‘All or Nothing’ Is Something Different for NFL, Amazon - Broadcasting & Cable

‘All or Nothing’ Is Something Different for NFL, Amazon

Football-verite series picks up where ‘Hard Knocks’ leaves off, debuts July 1
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It may seem like a peculiar time to be launching an NFL series, but that odd mid-summer timing is precisely the point for Amazon’s All or Nothing: A Season With the Arizona Cardinals. The docu-series starts July 1 and offers a close-up of the Cardinals’ 2015-2016 season, starting from the first game and ending just shy of the Super Bowl. With NFL-HBO series Hard Knocks and the NFL pre-season kicking off next month, All or Nothing showrunner Keith Cossrow says July represents a “dead spot” on the sports calendar, and the NFL calendar in particular.

“It’s right when people’s appetite for football is just heating up,” he says. “People are on vacation, and they’re able to binge-watch, which we’ve never done before.”

The new season of Hard Knocks will focus on the fledgling Los Angeles Rams. Cossrow, coordinating producer at NFL Films, says All or Nothing is complementary to Hard Knocks, which follows the pre-season--the drama coming from players trying to make the team. All or Nothing, which the NFL folks see as an annual series, picks up after the squad is set, and runs the length of the season. “Some would call that the Holy Grail—spending an entire season with a team, shooting everything,” says Cossrow.

The directors amassed 1,000 hours of film across 20 weeks, cutting it into eight one-hour episodes. St. Louis native Jon Hamm narrates, and the series is available to all Amazon customers July 1 to August 31, at which point it moves to Prime.

Jordan Levin, executive producer on the series and NFL senior VP/chief content officer, said they shopped All or Nothing to a range of networks—broadcast, cable, SVOD—before settling on Amazon. “Amazon has been very aggressive in the original programming space,” says Levin, former CEO of the late WB network. “They started an unscripted unit, and felt very much like this could be its flagship show.”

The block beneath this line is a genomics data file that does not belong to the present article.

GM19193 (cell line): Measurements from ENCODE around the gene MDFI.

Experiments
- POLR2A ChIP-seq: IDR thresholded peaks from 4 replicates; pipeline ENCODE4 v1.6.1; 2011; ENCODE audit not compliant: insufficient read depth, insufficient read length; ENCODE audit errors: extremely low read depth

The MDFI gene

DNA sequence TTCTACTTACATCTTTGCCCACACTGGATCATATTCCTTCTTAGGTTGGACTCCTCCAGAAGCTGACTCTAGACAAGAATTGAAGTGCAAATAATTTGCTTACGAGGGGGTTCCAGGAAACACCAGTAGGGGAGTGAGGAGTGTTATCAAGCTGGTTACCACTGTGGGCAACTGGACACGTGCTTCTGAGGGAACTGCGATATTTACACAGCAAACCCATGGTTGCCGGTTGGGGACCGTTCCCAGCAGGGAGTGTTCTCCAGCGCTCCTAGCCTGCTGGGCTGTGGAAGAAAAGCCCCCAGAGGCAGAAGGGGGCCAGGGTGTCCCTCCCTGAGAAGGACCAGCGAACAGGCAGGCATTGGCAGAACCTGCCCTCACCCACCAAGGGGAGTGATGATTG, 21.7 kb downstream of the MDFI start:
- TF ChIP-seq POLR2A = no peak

Amazon will make three versions available to viewers: one family friendly, one for adults, and, in the coming weeks, a Spanish-language version. Levin does not see a saturation point approaching any time soon for NFL content—be it games or entertainment series. He says the latter actually helps build viewership for the former. “To some degree, there’s a direct relationship between storytelling efforts like this, bringing in newer fans, younger fans, more female fans,” he says. “They get engaged with the players and teams at a level beyond game play.”

In a first, 10 NFL games will stream on Twitter this fall, a simulcast of the Thursday games broadcast by CBS and NBC, and NFL Network. Levin won’t say much about that unique deal, but does allow that NFL football and social media are natural bedfellows. “We continue to see NFL related programming fueling (substantial) digital activity,” he says, “and being a catalyst for conversations.”

Cossrow described All or Nothing as the most challenging project he’s taken on across a couple decades at NFL Films. “It tested our ingenuity as storytellers and filmmakers,” he said, “in ways we did not expect.”

The Cardinals, he added, made for a great subject. The team won 13 games in the regular season, beat the Packers in overtime in the playoffs, and then lost to the Carolina Panthers in the NFC championship game. Coach Bruce Arians is a particularly charismatic entity on screen, Cossrow notes.

“My filter for watching a new show is, do I want to spend an hour with these people? Are they funny, are they colorful, are they charming,” he says. “What people will find is, they want to spend an hour with these people, then spend seven more.”  

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